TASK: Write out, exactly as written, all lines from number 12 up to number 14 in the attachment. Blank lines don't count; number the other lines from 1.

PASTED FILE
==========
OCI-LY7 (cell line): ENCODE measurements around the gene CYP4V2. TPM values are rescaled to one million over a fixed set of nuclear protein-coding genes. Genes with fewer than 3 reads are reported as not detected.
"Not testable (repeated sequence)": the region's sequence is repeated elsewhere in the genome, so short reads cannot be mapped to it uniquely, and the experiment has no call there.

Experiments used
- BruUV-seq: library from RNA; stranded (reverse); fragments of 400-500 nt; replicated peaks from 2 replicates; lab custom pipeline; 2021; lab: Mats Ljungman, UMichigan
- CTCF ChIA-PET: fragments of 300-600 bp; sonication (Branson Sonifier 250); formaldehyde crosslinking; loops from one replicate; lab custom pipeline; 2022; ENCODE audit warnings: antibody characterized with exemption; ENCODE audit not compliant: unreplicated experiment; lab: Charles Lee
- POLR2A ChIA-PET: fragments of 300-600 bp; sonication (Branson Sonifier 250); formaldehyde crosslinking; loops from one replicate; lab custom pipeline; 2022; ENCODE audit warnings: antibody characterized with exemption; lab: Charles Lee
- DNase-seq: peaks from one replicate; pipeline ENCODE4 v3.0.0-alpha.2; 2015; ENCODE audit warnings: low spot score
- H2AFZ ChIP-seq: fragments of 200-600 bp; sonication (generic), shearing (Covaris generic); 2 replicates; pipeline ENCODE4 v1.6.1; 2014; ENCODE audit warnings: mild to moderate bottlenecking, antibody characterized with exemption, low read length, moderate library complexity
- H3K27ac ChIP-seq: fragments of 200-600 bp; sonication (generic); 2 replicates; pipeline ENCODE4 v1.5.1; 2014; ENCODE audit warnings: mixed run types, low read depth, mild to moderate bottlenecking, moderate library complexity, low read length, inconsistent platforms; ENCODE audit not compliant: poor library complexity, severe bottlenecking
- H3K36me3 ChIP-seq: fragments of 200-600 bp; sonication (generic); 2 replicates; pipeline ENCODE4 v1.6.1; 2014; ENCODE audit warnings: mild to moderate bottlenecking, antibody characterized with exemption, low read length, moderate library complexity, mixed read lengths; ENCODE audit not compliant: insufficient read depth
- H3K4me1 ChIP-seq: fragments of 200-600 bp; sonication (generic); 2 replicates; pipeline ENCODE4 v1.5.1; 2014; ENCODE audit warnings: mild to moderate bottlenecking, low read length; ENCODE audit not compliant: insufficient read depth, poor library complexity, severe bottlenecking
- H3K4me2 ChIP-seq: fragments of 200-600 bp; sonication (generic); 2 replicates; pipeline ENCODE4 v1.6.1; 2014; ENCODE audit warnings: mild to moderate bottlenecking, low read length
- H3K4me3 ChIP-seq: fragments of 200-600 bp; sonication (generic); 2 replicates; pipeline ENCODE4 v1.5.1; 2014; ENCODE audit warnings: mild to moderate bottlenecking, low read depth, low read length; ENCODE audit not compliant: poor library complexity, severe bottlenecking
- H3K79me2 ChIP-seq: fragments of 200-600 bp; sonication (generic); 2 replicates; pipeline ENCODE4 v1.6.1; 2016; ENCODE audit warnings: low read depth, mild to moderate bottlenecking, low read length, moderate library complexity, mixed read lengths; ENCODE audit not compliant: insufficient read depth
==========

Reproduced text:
- H3K4me2 ChIP-seq: fragments of 200-600 bp; sonication (generic); 2 replicates; pipeline ENCODE4 v1.6.1; 2014; ENCODE audit warnings: mild to moderate bottlenecking, low read length
- H3K4me3 ChIP-seq: fragments of 200-600 bp; sonication (generic); 2 replicates; pipeline ENCODE4 v1.5.1; 2014; ENCODE audit warnings: mild to moderate bottlenecking, low read depth, low read length; ENCODE audit not compliant: poor library complexity, severe bottlenecking
- H3K79me2 ChIP-seq: fragments of 200-600 bp; sonication (generic); 2 replicates; pipeline ENCODE4 v1.6.1; 2016; ENCODE audit warnings: low read depth, mild to moderate bottlenecking, low read length, moderate library complexity, mixed read lengths; ENCODE audit not compliant: insufficient read depth